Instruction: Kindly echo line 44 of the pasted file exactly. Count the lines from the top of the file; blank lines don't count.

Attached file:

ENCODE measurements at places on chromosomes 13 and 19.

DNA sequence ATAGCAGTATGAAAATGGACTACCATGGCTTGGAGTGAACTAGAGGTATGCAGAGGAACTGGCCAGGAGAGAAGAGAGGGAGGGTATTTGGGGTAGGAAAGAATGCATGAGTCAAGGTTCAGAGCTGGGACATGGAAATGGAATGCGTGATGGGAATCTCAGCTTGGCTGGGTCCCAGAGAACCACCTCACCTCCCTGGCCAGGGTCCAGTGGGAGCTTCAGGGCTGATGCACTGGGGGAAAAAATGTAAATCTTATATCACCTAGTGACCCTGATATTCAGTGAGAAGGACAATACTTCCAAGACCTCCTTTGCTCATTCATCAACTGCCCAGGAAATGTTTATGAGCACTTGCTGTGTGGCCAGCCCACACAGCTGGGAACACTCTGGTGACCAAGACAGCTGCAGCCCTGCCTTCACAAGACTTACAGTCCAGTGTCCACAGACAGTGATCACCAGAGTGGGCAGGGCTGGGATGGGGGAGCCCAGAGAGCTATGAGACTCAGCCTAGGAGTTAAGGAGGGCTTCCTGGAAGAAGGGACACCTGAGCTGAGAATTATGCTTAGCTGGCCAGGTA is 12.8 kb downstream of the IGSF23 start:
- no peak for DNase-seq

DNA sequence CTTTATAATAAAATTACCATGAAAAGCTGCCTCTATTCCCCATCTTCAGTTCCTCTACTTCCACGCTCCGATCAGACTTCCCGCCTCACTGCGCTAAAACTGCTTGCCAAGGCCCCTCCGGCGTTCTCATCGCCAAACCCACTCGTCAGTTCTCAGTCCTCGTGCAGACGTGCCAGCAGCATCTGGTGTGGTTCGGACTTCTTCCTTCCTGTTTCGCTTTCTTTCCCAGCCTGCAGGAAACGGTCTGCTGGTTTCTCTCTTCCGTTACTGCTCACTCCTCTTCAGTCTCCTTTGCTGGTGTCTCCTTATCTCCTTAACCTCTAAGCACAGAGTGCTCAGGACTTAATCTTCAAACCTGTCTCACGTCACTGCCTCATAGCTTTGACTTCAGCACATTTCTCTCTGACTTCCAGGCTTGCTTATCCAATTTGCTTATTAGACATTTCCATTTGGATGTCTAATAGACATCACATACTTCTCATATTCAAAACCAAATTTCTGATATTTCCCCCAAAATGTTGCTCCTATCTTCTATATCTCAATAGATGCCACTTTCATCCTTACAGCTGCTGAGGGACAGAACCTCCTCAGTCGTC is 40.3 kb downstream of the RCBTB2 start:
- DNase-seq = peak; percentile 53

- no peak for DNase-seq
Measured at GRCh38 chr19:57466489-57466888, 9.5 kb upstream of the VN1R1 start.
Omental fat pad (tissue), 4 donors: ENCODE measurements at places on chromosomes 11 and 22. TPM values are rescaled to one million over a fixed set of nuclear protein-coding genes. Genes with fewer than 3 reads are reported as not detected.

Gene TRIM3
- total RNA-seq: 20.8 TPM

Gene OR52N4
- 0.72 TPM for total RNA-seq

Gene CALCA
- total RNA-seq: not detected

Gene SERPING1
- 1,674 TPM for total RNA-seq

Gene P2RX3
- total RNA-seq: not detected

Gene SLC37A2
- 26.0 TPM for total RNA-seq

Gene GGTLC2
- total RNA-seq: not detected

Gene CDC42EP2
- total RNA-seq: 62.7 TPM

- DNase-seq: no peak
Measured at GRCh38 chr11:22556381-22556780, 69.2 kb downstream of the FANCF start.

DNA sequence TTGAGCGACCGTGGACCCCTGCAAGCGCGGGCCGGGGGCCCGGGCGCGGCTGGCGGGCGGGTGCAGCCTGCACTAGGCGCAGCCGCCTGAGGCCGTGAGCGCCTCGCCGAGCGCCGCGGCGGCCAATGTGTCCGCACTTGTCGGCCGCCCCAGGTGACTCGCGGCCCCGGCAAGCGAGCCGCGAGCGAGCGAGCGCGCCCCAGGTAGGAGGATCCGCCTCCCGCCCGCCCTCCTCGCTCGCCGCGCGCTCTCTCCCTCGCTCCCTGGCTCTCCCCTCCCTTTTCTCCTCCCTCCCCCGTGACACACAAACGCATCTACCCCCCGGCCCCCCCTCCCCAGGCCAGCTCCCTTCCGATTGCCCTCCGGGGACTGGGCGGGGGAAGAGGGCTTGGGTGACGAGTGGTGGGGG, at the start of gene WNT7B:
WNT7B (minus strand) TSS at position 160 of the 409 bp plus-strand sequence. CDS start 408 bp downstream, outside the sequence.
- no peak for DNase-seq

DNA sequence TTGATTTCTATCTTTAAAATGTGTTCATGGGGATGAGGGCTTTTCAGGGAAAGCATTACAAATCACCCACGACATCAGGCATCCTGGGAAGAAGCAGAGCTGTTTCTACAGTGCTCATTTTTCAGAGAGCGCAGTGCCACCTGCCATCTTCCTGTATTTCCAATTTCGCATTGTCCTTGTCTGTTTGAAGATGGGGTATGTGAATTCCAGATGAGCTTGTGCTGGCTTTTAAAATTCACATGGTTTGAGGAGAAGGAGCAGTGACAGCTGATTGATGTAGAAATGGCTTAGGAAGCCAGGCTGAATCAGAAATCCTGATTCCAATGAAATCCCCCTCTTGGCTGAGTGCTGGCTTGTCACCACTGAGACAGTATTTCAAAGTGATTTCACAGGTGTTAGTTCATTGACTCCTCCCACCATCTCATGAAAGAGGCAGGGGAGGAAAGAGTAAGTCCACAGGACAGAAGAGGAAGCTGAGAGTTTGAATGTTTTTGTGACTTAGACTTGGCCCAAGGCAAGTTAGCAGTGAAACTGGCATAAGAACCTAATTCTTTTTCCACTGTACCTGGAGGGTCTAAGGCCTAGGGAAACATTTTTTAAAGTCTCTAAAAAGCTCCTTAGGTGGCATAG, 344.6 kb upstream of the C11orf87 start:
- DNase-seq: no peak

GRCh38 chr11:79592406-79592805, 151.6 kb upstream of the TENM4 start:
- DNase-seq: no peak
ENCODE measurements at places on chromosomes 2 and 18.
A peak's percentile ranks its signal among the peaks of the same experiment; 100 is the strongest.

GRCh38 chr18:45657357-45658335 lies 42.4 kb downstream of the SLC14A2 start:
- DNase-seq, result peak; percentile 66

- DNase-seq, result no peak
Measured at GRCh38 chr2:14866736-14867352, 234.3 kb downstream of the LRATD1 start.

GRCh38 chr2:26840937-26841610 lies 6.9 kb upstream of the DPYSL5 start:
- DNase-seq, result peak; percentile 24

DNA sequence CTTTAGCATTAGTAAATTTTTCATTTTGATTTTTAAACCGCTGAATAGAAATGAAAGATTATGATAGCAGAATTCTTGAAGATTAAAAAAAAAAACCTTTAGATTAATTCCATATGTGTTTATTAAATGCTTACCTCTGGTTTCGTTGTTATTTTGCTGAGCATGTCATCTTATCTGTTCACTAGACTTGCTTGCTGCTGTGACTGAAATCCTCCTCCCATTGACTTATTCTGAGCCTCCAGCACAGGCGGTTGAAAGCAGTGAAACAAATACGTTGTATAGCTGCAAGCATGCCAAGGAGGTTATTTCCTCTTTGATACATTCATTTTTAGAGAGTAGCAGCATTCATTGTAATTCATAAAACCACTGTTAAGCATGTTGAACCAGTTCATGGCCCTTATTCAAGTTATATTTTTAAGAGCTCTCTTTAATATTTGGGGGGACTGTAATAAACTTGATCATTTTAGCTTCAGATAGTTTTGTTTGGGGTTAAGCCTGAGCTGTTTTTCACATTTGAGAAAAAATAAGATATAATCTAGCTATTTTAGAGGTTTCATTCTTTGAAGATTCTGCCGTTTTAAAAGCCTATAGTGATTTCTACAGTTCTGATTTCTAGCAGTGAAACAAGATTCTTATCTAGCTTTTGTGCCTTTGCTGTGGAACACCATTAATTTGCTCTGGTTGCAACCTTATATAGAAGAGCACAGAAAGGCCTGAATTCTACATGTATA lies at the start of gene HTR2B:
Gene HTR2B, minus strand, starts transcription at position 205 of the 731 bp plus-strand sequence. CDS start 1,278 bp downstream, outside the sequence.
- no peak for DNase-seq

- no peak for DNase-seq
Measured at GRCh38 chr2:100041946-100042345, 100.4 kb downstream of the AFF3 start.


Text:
- no peak for DNase-seq